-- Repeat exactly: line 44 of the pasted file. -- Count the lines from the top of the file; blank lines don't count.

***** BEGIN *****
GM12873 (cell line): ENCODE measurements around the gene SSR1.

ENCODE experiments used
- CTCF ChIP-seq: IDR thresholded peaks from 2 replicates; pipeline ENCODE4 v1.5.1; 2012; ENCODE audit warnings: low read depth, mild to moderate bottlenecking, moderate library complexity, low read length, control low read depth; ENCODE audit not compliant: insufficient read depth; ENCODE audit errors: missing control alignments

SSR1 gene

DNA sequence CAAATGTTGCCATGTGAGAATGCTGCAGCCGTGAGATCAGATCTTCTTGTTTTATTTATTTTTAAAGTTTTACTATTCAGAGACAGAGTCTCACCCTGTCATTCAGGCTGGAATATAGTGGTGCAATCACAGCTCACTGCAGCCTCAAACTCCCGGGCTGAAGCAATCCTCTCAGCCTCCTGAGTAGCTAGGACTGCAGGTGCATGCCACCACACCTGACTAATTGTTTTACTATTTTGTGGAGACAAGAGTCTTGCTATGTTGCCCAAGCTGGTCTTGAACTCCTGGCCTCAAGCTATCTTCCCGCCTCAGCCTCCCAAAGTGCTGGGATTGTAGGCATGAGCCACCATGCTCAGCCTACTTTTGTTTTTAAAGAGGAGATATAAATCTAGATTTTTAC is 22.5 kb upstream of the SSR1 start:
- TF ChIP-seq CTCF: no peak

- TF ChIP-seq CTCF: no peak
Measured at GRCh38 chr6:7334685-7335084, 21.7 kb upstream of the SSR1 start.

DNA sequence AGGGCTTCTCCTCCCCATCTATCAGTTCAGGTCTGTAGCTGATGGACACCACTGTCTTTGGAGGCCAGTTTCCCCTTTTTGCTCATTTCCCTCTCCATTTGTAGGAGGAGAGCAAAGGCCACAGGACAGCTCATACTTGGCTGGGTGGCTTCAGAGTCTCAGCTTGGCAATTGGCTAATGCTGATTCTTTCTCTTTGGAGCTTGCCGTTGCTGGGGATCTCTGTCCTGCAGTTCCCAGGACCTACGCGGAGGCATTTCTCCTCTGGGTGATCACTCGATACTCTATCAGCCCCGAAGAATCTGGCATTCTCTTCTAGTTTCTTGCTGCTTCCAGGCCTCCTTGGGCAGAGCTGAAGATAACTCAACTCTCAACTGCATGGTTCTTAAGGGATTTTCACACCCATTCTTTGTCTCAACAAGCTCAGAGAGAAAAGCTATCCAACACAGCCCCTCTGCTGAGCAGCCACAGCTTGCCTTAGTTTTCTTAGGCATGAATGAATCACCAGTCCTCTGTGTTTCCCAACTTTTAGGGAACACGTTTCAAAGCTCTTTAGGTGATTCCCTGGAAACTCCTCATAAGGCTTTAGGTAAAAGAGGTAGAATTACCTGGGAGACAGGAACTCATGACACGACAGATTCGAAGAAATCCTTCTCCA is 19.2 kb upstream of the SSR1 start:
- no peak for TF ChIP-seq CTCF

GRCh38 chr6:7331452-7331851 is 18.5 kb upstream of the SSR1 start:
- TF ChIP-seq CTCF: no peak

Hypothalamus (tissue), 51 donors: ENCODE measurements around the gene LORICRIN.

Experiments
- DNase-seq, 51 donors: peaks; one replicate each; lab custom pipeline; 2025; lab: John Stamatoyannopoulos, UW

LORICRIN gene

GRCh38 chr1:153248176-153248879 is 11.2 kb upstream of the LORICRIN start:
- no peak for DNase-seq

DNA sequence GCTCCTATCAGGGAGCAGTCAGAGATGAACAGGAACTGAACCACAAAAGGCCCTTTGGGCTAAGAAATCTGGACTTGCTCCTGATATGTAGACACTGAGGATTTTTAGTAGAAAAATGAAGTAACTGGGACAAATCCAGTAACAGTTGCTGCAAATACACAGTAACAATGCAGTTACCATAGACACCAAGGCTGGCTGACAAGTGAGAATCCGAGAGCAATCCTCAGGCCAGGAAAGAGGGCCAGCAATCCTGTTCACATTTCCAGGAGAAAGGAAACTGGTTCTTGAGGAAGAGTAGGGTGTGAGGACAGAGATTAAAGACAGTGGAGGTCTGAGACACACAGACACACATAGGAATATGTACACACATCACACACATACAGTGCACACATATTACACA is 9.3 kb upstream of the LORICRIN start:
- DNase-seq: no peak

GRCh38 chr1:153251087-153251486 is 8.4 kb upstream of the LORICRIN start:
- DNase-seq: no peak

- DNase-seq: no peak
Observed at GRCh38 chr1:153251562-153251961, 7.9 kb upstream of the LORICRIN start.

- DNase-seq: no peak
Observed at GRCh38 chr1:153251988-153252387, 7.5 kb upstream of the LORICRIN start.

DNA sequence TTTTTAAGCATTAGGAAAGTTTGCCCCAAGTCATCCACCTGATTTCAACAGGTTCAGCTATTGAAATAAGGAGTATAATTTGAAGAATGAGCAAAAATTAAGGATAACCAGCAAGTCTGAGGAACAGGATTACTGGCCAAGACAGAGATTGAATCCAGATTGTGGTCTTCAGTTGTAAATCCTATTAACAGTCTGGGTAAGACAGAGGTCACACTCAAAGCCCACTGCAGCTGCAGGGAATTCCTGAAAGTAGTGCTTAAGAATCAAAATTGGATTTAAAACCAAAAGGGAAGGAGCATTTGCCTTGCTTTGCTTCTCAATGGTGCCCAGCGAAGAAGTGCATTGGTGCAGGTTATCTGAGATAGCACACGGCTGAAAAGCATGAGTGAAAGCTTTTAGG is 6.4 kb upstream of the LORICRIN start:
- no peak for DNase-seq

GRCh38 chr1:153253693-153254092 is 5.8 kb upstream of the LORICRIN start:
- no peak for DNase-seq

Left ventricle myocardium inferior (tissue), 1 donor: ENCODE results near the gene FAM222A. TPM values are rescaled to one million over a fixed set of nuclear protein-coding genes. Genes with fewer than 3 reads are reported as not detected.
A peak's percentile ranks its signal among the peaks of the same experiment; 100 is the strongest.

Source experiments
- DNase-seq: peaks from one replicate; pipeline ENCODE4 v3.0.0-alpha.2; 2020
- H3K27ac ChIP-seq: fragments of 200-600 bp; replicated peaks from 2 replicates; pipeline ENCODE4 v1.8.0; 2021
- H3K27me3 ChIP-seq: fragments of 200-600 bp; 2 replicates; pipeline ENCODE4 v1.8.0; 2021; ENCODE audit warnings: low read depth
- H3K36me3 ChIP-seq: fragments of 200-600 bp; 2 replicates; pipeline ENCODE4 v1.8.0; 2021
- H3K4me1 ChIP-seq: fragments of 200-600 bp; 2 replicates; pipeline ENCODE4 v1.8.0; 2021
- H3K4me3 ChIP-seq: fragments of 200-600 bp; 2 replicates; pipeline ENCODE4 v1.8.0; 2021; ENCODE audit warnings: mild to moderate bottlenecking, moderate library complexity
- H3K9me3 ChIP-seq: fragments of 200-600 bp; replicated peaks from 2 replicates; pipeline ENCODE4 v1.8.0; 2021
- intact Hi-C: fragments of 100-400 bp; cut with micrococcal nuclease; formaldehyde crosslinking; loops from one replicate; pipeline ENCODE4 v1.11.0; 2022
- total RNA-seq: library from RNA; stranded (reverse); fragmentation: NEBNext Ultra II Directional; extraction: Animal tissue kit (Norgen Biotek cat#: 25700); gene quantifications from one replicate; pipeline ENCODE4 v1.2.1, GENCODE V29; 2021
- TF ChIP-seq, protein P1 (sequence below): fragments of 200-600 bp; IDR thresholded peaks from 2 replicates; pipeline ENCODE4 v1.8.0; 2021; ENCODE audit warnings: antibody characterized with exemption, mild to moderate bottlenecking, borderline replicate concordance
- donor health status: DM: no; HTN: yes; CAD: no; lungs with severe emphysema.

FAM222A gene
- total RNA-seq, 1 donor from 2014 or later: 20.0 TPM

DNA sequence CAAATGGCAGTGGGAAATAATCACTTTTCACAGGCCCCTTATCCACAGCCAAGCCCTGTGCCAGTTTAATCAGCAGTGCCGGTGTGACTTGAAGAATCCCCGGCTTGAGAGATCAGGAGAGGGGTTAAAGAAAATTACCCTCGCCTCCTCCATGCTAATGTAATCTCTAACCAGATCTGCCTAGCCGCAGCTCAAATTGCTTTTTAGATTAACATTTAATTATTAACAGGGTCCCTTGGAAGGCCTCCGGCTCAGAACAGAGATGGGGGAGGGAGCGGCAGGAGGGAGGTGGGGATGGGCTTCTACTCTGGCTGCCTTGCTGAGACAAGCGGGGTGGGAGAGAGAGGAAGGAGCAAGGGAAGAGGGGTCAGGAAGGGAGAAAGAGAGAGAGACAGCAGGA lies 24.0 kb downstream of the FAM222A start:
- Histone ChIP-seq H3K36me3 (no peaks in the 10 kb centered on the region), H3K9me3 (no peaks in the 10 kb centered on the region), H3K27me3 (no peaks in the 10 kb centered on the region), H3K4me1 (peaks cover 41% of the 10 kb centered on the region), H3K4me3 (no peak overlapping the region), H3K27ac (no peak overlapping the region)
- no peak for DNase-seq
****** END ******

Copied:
- donor health status: DM: no; HTN: yes; CAD: no; lungs with severe emphysema.